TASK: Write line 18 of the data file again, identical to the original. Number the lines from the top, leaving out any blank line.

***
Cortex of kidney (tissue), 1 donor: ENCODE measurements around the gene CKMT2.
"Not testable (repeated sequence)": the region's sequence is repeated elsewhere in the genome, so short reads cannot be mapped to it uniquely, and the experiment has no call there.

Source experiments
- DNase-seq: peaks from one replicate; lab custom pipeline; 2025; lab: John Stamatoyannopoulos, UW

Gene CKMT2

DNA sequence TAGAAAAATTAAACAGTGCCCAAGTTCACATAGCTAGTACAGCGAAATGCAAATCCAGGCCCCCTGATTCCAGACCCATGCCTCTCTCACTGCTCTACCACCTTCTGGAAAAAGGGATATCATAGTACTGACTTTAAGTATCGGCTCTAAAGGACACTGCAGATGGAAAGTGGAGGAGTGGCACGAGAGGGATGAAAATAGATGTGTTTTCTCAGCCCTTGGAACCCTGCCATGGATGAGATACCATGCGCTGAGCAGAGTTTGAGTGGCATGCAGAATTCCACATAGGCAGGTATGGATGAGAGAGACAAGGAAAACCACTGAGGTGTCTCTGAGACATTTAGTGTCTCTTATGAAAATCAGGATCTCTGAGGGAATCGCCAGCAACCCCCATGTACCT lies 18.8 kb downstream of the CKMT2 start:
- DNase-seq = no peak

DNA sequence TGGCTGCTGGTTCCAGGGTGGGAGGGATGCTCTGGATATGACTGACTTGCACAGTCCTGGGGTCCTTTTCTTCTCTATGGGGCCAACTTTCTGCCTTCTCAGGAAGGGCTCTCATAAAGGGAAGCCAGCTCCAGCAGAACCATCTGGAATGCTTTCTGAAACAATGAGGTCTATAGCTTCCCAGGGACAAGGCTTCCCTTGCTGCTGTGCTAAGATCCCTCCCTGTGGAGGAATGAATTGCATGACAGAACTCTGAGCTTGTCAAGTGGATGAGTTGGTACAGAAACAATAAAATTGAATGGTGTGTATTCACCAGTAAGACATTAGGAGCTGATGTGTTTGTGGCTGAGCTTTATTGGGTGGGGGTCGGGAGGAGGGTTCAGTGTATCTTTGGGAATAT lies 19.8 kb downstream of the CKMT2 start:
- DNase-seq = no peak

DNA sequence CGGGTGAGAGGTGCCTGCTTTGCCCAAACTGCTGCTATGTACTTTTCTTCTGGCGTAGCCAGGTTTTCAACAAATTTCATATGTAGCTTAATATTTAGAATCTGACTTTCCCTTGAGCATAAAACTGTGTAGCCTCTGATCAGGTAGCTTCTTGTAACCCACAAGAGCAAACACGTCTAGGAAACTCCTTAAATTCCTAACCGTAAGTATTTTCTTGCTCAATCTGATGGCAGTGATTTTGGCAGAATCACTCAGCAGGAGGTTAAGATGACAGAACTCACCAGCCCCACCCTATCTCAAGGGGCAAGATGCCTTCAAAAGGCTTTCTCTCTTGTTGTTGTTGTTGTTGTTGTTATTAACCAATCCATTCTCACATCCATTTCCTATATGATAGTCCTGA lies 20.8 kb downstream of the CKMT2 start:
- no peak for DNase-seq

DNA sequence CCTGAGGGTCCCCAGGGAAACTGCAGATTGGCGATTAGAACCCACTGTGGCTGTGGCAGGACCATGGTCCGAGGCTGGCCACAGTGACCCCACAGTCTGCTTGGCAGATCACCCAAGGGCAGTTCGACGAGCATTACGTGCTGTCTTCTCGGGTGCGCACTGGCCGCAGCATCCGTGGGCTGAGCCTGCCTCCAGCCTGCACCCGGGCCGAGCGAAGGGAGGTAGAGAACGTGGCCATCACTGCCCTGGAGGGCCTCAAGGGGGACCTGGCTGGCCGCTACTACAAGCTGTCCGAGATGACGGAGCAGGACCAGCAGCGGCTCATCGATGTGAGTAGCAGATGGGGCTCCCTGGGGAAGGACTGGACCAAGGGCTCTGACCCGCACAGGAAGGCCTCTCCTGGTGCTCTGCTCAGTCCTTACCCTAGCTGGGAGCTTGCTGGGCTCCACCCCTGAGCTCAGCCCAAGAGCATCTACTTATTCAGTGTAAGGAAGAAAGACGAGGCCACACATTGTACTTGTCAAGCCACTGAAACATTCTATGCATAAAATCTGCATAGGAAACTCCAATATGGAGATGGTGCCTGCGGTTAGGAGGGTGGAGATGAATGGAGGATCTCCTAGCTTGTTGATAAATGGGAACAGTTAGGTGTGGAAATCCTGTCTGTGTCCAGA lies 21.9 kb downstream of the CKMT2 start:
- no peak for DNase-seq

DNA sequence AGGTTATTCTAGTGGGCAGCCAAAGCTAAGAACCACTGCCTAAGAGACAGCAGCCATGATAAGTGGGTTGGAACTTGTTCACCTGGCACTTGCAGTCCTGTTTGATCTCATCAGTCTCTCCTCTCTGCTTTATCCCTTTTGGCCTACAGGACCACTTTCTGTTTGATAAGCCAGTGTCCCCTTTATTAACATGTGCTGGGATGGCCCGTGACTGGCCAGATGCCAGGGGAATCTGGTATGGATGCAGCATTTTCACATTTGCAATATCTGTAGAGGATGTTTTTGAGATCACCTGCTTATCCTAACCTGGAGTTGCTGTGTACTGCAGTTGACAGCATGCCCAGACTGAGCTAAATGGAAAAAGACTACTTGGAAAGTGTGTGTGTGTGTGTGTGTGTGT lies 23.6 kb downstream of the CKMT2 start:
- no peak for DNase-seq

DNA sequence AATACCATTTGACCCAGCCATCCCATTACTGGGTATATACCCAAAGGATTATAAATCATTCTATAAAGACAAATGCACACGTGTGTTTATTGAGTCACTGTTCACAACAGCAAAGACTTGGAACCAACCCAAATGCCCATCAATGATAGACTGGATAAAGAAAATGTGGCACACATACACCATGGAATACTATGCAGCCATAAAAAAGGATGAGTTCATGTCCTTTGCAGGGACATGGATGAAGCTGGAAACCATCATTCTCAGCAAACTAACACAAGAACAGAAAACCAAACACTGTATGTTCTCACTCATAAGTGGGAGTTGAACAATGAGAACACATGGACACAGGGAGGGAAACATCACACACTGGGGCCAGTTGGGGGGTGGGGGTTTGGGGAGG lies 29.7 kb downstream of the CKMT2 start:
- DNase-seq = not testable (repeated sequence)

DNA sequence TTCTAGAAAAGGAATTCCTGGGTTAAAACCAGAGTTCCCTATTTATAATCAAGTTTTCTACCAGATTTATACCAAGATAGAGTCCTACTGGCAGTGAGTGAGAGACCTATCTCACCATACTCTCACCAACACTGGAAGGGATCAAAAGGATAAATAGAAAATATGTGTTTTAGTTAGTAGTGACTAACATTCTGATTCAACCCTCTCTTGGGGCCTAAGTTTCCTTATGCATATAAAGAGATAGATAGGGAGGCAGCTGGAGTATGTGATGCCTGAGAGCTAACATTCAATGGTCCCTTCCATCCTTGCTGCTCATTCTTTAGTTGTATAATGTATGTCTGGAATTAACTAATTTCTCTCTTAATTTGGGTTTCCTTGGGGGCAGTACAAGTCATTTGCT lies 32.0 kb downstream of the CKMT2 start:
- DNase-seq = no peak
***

DNA sequence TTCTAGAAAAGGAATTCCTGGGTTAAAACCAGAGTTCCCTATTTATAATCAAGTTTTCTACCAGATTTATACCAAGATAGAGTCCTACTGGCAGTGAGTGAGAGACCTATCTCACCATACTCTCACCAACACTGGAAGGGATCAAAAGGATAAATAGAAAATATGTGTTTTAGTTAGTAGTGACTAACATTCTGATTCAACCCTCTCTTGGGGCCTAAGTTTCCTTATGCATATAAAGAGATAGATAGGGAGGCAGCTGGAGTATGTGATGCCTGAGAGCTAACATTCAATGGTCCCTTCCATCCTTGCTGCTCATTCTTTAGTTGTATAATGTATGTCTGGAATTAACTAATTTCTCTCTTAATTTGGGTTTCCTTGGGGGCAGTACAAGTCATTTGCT lies 32.0 kb downstream of the CKMT2 start: